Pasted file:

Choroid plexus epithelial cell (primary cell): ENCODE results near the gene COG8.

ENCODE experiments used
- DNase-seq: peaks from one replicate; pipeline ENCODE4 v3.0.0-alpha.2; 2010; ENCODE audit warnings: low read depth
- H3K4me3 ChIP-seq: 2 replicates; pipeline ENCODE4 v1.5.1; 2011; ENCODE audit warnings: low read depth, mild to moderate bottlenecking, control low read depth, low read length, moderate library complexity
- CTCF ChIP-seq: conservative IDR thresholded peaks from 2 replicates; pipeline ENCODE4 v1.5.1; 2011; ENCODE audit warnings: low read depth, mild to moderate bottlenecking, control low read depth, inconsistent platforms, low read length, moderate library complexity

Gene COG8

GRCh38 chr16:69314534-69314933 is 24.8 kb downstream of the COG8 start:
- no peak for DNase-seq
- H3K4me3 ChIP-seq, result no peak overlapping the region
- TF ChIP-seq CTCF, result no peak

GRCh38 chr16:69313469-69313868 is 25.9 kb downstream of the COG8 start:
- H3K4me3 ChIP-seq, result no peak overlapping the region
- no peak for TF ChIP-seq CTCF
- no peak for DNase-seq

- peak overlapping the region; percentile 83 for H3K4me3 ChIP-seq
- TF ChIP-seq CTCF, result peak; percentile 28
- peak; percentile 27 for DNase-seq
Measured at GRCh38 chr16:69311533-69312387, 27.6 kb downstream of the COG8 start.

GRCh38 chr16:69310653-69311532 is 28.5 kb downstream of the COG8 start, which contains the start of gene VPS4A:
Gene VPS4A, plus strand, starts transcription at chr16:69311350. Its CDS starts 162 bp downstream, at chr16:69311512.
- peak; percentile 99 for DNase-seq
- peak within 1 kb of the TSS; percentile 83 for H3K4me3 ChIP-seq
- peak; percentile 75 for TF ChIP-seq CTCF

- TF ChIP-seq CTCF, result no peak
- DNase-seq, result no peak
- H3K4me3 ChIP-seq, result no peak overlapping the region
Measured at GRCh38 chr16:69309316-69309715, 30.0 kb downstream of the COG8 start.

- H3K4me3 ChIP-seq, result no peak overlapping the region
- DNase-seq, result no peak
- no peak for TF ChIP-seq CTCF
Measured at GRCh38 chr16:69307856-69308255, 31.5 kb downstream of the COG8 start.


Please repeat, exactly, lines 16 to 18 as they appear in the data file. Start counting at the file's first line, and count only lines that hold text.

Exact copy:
- TF ChIP-seq CTCF, result peak; percentile 28
- peak; percentile 27 for DNase-seq
Measured at GRCh38 chr16:69311533-69312387, 27.6 kb downstream of the COG8 start.